The Importance of Disaster Preparation

By Frank-Jürgen Richter

August 20, 2023

Disasters can strike anytime. Climate change has increased the risk of climate-induced disasters, which are now impacting everyone in the world. Most of the world is now reeling from rising temperatures leading to drought conditions in some, and heavy unexpected floods in others. 

Greece, for example, is battling several wildfires. This year’s extremely hot and dry weather fueled this year’s devastating wildfires in the country. Besides the devastation on large swathes of pristine forest areas burned by these wildfires, the country will also need to deal with increased carbon emissions that are more than double the 2006-2022 average. Meanwhile, the most recent Hawaii wildfire death toll grows.

Elsewhere, Typhoon Doksuri — which hit China in the start of August 2023 – battered northern China with extreme rain, dumping volumes of rainwater equal to a year’s average rainfall in the populous province of Hebei. China’s provincial government is grappling with the aftermath of safely discharging overflowing water from reservoirs and rescuing tens of thousands of people trapped in their homes.

Similarly, the Turkish city of Gaziantep, which is the venue of our forthcoming Horasis Global Meeting, was completely devastated by the 7.8-magnitude earthquake that hit the country in February 2023. The fatalities numbered in the thousands. Nevertheless, the people of Türkiye supported by its –re-elected president are determined to build back. 

The meeting will bring together the world’s best known business leaders, who along with government officials and representatives from international organizations will brainstorm with senior members of the Horasis Visions Community to find appropriate ways to rebuild and prepare Türkiye against future disasters. 

Preparation is Crucial

The Türkiye earthquake resulted in an estimated US$34.2 billion in direct physical damages, equivalent to 4% of the country’s 2021 GDP. Experts believe that the cost of recovery and reconstructing the Turkish economy is significantly more than the direct physical damages. It could take decades for Türkiye to regain its former glory.

On February 9, the World Bank announced a relief package of US$1.78 billion to help with recovery efforts, with the World Bank country director for Türkiye stressed the need for disaster preventive measures. He said, “this disaster serves as a reminder of Türkiye’s high risk to earthquakes and of the need to enhance resilience in public and private infrastructure. As a leader in disaster risk management, the World Bank is committed to accompany Türkiye in its efforts to a disaster-resilient economic recovery.”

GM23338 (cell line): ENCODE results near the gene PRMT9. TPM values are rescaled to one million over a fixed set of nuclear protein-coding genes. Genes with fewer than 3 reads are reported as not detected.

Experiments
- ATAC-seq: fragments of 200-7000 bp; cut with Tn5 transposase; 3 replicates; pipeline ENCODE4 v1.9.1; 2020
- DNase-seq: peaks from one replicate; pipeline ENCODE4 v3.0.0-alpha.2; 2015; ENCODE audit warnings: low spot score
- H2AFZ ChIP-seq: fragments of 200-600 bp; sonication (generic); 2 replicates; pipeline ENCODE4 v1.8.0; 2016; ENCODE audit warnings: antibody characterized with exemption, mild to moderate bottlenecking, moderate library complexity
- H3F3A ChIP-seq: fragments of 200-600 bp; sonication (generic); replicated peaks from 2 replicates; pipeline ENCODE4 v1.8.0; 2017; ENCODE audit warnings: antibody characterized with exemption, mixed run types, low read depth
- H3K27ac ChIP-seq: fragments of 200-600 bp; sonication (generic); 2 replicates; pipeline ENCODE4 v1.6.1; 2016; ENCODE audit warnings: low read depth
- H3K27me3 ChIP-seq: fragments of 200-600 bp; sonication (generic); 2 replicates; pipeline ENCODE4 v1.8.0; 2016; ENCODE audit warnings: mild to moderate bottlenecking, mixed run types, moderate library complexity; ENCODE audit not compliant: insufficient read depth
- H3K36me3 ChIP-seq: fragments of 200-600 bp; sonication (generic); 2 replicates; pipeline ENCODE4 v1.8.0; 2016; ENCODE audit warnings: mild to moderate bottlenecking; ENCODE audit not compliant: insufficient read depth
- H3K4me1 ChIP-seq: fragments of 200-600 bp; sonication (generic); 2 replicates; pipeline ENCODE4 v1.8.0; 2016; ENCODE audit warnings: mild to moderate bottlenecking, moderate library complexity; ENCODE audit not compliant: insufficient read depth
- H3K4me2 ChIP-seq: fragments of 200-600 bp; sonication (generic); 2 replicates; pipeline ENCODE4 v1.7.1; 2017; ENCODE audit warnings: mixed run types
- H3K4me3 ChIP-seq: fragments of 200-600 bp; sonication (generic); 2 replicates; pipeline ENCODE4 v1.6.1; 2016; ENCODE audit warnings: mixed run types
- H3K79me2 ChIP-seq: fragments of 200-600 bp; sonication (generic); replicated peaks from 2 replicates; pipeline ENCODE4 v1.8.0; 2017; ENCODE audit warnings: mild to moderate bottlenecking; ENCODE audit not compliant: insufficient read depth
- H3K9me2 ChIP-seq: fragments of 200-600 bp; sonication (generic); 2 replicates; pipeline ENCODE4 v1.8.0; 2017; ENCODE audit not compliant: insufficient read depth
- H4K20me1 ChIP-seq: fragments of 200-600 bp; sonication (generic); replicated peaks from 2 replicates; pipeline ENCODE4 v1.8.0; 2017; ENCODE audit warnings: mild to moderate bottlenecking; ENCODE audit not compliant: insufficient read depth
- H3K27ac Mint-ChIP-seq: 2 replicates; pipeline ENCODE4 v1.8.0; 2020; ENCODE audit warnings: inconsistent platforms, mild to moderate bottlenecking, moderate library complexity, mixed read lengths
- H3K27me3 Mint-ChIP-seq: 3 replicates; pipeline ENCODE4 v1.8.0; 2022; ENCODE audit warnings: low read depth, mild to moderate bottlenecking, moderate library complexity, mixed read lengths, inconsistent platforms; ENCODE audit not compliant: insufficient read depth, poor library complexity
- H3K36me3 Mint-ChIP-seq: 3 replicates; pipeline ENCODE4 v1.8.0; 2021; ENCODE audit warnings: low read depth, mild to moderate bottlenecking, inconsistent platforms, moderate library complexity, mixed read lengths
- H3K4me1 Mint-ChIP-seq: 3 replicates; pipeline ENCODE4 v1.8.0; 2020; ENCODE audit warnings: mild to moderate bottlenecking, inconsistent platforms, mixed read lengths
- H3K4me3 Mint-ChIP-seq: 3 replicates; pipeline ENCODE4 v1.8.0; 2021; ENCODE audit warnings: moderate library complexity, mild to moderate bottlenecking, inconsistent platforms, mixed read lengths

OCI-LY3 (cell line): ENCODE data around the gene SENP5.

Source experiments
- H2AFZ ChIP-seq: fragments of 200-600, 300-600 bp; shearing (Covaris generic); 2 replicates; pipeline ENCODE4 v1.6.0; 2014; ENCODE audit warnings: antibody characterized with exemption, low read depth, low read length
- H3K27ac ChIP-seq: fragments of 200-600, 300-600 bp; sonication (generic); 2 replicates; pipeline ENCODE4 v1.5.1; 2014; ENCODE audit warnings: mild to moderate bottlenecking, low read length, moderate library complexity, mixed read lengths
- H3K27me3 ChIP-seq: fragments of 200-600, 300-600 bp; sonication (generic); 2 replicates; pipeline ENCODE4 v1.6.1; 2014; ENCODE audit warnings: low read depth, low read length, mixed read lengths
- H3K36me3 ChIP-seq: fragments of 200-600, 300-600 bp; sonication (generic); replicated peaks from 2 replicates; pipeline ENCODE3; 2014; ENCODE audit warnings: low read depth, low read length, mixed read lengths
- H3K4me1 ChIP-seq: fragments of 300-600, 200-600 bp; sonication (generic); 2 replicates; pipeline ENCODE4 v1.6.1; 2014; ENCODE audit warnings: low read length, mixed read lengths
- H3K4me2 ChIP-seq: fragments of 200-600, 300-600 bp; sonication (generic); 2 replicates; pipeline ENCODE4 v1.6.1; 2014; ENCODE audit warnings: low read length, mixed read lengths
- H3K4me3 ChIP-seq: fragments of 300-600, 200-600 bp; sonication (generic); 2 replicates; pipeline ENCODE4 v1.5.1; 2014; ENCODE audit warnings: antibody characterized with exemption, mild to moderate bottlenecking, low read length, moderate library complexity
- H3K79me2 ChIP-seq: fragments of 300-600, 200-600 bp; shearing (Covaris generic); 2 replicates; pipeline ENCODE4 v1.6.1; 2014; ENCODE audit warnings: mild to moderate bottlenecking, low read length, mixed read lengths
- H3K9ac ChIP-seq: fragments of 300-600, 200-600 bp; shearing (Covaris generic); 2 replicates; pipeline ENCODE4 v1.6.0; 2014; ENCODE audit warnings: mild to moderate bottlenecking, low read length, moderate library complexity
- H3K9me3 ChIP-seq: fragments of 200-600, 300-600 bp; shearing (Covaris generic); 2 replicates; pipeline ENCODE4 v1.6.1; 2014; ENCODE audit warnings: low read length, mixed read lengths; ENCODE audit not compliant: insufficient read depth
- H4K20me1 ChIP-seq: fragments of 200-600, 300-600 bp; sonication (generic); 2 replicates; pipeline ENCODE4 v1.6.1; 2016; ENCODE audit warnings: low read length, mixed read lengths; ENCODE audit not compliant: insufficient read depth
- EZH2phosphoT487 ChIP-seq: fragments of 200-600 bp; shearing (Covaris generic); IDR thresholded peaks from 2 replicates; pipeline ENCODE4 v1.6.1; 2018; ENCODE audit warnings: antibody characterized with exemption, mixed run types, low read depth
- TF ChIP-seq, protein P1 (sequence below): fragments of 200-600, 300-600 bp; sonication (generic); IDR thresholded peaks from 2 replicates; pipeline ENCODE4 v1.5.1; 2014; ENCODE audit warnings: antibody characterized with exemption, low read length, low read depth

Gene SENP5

Disaster preparation is crucial for several reasons. By having emergency plans in place, people can evacuate or take shelter quickly and reduce the risk of damage to lives and property. Disaster preparedness saves countless lives, speeds up people’s recovery post-disaster and helps mitigate socio-economic losses resulting from calamities. 

Also, being prepared against any disaster ensures continuity of critical services such as healthcare, transportation, and communication. Keeping these services up and running even in the midst of a disaster is key not just to minimizing disruption to people’s lives, but also to ensuring quick and well-coordinated relief and recovery efforts. 

Japan is a great example here. One of Asia’s most developed economies is also greatly exposed to natural disasters. The country is under constant threat from typhoons, tsunamis and earthquakes. Due to its geographical location, the country is hit by an average of 1,500 earthquakes each year, making it the most earthquake-prone country in the world. Due to the frequency of earthquakes in the country, all Japanese cellphones come equipped with an earthquake alert system, allowing users 5 to 10 seconds to seek shelter. 

Japan has taken its disaster preparedness a notch up by bolstering awareness among Japan’s foreign residents. It has launched an official Twitter account that provides emergency information during disasters in Japanese, English, Chinese and Korean. The city of Hiroshima also provides disaster information on its website which include evacuation warnings in Japanese, English, Chinese, Korean, Portuguese, Spanish and Filipino. 

Learnings for Others

Other countries can learn a lot from Japan’s disaster preparedness system. Marc Forni, lead disaster risk management specialist had this to say, “without question Japan is the best in this area of expertise. Learning from Japan’s effective and contextualized Disaster Management System is important for all countries to see how theory is put into practice.”

Similarly, Türkiye can also learn a lot from Japan. The country will need to revisit its built environment framework to ensure greater resiliency going forward. Short-term solutions may work as a stop-gap recourse, but only long-term, strategically designed investments in disaster preparedness can guarantee improved outcomes in saving lives and post-disaster recovery. Türkiye will need to look at redesigning their buildings, dams, bridges and roads with the power to withstand seismic risks. 

Additionally, the country will also need to develop programs that promote awareness among its citizens on what to do and how to be prepared in instances of natural disasters. A collaborative approach between the public and private sectors, one that is both inclusive and sustainable, needs to be considered if Türkiye is to improve its resilience to disasters and pursue its ambitious goals for socio-economic growth.

Photo Caption: A devastating 7.8 magnitude earthquake hit Türkiye in February, 2023.